Food Labels May Be Misleading & Inaccurate — Despite FDA Inspections

Whenever I delve deeper into the world of food labels, I become more frustrated and more determined to buy wholesome foods — as close to their natural state as possible. Now, here’s yet another reason to steer clear of bottled, canned, and packaged foods. 

The Center for Science in the Public Interest — which has done some wonderful watchdog work to crack down on deceptive food labeling — claims that a Food and Drug Administration (FDA) report to get rid of inaccurate information and misleading health claims on food labels is itself misleading itself.

"The FDA report implies that agency inspectors checked more than 28,000 food labels for inaccurate nutrition information within a recent 14 month period when in reality, the inspectors merely checked to see whether a Nutrition Facts panel was present on the label, not whether it was accurate," the CSPI charged, in a press release on its website.

Just check out the CSPI’s confidence-cutting claims about the FDA, which is supposed to be protecting us.

"The FDA’s report to Congress demonstrates that the specific issues of concern to the Committee—the accuracy of Nutrition Facts labels and misleading health-related claims that make it difficult for Americans to comply with federal dietary advice–have been the casualty of not only budget cuts, but a lack of commitment on the part of the Agency to fulfill its mission," wrote CSPI legal director Bruce Silverglade to the Congressional committees responsible for FDA appropriations.

"The FDA should be cracking down on claims for bogus ‘whole wheat’ products, deceptive ‘0 trans fat’ claims, inaccurate ‘Nutrition Facts’ labels, and misleading statements like ‘made with real fruit’ (when the product contains only fruit flavors), not just eyeballing labels to make sure that information is printed in the required format."

The CSPI is absolutely right here! Indeed, I’ve looked into these claims while working on my upcoming book, SUGAR SHOCK!, and I’m scandalized by some of the misleading label claims in this area.

More to the point, CSPI senior staff attorney Ilene Ringel Heller blamed the FDA for its "abdication of its responsibility to ensure honest food labeling by touting irrelevant statistics concerning routine Agency inspection activities. The FDA has been less than forthright with Congress."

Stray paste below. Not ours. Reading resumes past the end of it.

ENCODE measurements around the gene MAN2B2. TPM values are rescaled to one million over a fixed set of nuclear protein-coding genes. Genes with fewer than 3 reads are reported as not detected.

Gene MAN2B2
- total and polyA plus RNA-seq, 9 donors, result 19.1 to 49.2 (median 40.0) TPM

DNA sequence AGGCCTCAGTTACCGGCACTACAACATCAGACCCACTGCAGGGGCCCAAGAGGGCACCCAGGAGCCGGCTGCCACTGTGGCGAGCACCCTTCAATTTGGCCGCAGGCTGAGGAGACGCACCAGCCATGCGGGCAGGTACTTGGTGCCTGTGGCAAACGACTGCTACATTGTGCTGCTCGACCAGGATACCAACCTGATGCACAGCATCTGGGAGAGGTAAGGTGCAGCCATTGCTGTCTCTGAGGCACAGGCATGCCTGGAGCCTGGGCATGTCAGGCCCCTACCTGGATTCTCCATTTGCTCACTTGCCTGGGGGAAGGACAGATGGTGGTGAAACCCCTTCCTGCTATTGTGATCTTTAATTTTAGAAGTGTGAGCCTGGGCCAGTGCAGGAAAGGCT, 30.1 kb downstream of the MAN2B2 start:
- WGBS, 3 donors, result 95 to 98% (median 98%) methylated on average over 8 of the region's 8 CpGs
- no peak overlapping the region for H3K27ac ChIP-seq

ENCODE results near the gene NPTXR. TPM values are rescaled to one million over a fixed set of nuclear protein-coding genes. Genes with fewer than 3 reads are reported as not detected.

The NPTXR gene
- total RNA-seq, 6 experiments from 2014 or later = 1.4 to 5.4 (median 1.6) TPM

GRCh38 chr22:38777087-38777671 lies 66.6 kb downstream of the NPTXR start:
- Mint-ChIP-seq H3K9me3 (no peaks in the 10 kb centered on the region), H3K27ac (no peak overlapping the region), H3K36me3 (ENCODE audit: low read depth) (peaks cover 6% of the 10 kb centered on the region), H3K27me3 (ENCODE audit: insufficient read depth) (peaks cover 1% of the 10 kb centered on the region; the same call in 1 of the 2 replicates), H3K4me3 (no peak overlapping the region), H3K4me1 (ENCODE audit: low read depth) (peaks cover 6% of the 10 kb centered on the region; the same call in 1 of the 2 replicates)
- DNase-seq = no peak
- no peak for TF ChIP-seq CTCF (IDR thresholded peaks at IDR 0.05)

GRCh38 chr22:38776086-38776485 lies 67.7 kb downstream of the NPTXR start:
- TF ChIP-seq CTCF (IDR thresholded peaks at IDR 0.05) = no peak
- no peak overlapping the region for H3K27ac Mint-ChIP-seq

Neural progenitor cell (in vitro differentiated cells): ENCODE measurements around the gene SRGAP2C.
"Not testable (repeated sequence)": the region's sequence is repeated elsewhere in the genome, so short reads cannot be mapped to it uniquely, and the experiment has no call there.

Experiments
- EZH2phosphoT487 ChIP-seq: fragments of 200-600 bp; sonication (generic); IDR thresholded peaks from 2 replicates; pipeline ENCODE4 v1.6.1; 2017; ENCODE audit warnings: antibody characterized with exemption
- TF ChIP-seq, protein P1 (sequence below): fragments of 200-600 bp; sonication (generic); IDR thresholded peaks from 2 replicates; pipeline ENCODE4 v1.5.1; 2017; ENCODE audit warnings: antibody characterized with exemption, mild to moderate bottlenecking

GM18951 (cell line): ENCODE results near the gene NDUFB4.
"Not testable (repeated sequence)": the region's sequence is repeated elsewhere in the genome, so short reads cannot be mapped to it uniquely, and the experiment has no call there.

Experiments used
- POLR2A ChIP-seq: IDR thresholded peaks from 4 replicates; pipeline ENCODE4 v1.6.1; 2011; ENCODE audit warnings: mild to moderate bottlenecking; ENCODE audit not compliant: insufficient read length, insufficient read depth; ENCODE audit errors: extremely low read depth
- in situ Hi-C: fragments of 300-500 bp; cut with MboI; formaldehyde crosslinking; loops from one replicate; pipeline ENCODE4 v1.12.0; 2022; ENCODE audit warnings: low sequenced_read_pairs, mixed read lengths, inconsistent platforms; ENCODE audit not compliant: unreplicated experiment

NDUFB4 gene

Hurrah to the CSPI for its five recommendations, urging the FDA to:

  • "systematically test the accuracy of Nutrition Facts labels";
  • "give labeling enforcement higher priority during inspections of manufacturing facilities and distribution facilities," and
  • "increase funding to the FDA division responsible for food labeling."

Thanks to Mercola.com for the lead to this news story, which received the lead from FoodIngredientsFirst.com.

Again, as I said before, you’re safest when you buy foods that just aren’t packaged — you know, veggies, fruits, organic meats, etc. — therefore, you won’t fall into the labels trap.

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Connie Bennett is the bestselling author of Sugar Shock (Berkley Books) and Beyond Sugar Shock (Hay House), one or both of which have been praised by Dr. Mehmet Oz, Dr. Christiane Northrup, Dr. Daniel Amen, Dr. Mark Hyman and many others. Connie is now dedicated to discovering and sharing fast, super-simple, science-based secrets to Crush Your Cravings. (Her renewed interest in this topic began in late 2012, when she was walloped by Crazy Carb Cravings after losing her mother . She is now completing her next book, Crush Your Cravings On the Go™ and creating the companion Crush Your Cravings System.

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One thought on “Food Labels May Be Misleading & Inaccurate — Despite FDA Inspections

  1. Read The China Study by T. Colin Campbell. Eating meat — whether “organic” or not — is by no means “safe”, and it is misleading to say that it is.
    Note from Connie: Well, I’m certainly a fan of only eating grass-raised, organic poultry, raised without hormones, etc. Otherwise, I would have to agree with you — that these other meats are not safe. When I have time, I will have to read that book. I’ve heard about it. Connie